In fact, you could accuse plenty of graduate programs of over-workshopping students. In addition to an M.A., I have a Master of Divinity and a year of Ph.D. studies (a twenty-page paper on Sir Thomas Browne’s Urn Burial was enough to show me that a literature doctorate wasn’t for me) on the old curriculum vita, and each excellent, soul-shaping experience left its distinctive perfume—or stink, as I’ve occasionally said—on my thinking. I left Hopkins writing stories with nearly invisible endings. Twelve months at Indiana University of Pennsylvania was exhilarating, but nearly turned me into a Marxist. And Trinity Lutheran Seminary cracked me open and called me to believe like a grown up. In each case, over time, lessons that held up got integrated and those that didn’t got left beside the road.
The point: during grad school I immersed myself in the ideas being presented, welcomed them, lived with them, sometimes championed them. Sure, I got homogenized, but only for a while. Eventually my brain and identity returned. And isn’t this the educational experience: binge on learning, figure out what’s crap later, and grow?
When I was at Hopkins, I wrote about white, lower-middle-class folks whose lives were going nowhere. The resolution to my minimal conflicts was the moment when the reader understood that my characters were hopelessly stuck, even if they were oblivious. After covering the same territory in verse for a few years, I took up panic attacks, which led me in a direction I would have sniffed at in Baltimore: spirituality, and now, creative non-fiction that my younger self would have regarded as maudlin or trite.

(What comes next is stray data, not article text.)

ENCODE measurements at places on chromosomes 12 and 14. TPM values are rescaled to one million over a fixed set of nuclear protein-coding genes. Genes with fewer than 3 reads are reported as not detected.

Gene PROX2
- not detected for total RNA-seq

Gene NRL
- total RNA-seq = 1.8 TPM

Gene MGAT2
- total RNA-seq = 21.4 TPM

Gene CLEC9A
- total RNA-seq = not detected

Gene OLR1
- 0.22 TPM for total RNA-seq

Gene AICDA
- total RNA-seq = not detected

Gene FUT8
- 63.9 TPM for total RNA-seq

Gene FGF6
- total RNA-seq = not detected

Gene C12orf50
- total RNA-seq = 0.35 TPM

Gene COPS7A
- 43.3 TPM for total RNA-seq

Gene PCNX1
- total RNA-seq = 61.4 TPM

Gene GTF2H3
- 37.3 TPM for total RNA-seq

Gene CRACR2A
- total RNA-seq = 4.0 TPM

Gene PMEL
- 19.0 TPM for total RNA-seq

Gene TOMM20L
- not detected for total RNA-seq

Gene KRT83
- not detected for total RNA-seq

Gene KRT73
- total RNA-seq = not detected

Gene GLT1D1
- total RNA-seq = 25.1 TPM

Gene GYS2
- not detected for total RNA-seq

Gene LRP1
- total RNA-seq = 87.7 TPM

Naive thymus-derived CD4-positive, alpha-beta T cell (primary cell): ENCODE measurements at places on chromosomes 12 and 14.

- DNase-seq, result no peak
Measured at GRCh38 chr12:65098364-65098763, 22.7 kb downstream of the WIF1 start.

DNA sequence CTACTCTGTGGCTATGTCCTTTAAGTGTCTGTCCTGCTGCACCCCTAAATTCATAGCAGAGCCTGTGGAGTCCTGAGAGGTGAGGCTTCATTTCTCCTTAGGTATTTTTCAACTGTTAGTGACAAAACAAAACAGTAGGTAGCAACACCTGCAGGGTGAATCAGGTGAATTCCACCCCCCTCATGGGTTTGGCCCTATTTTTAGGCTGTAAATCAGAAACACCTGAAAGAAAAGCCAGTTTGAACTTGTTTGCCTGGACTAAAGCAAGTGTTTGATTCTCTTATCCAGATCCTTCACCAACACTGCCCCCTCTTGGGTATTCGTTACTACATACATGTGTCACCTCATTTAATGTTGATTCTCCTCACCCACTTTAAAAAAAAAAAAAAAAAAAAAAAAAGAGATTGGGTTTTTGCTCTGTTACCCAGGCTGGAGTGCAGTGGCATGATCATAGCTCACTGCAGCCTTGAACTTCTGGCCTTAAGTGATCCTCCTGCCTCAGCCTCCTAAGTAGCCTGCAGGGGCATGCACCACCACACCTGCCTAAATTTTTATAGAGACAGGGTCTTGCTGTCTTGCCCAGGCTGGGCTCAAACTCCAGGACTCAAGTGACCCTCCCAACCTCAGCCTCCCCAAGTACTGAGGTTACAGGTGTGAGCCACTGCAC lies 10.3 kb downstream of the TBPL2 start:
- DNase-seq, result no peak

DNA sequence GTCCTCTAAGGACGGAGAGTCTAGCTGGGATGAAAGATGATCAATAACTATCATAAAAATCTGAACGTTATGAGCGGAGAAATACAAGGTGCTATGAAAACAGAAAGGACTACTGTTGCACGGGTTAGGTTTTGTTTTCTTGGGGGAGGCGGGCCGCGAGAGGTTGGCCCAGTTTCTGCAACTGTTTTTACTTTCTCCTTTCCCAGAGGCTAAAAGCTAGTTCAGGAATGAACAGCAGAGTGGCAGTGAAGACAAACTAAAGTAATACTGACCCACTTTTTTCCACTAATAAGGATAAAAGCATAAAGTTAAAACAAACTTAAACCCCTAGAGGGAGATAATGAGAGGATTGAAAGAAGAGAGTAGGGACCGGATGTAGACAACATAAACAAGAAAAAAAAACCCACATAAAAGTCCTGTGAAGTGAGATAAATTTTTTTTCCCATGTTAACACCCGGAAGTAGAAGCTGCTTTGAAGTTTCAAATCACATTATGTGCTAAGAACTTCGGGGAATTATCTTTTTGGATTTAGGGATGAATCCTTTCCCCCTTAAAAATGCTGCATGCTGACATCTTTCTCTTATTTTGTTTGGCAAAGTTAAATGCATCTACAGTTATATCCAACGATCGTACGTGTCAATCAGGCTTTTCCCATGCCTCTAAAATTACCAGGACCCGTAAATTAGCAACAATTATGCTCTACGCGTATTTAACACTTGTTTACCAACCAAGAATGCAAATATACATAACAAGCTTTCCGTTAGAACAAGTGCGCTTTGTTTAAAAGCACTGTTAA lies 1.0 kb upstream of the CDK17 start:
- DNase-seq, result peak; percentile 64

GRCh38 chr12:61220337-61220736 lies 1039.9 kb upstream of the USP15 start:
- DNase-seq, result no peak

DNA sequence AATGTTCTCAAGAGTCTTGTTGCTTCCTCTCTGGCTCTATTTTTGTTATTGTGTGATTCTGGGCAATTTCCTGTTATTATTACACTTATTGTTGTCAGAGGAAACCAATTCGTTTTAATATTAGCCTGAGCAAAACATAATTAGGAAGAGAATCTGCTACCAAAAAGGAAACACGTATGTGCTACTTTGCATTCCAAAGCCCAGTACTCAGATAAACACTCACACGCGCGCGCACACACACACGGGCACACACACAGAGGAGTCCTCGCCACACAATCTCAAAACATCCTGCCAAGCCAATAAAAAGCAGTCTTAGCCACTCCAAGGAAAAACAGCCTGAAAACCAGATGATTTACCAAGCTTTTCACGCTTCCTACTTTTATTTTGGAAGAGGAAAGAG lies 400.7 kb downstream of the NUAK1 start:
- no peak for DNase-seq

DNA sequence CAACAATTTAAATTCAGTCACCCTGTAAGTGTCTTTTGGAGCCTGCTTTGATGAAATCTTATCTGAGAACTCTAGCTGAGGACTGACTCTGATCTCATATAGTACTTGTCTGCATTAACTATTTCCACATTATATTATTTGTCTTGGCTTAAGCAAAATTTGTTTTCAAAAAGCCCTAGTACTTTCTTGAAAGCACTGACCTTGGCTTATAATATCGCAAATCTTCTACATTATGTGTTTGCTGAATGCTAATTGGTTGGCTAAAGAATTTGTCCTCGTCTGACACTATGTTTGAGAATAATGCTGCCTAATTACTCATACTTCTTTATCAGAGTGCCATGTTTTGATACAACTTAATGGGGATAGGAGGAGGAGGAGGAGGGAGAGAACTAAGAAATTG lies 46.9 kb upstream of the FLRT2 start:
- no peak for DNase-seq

In short, Hopkins was a critical stop on a thirty-year writing trip, but it was only one stop. Barth, Grumbach, and Spires were mentors, but so earlier on were Diana Hume George, J. Madison Davis, and the late Chet Wolford, who taught me to be merciless with a manuscript. I’m indebted to all of these guides, but none of them could help me with the most important questions to answer: What do I have to say? And what’s worth saying at all?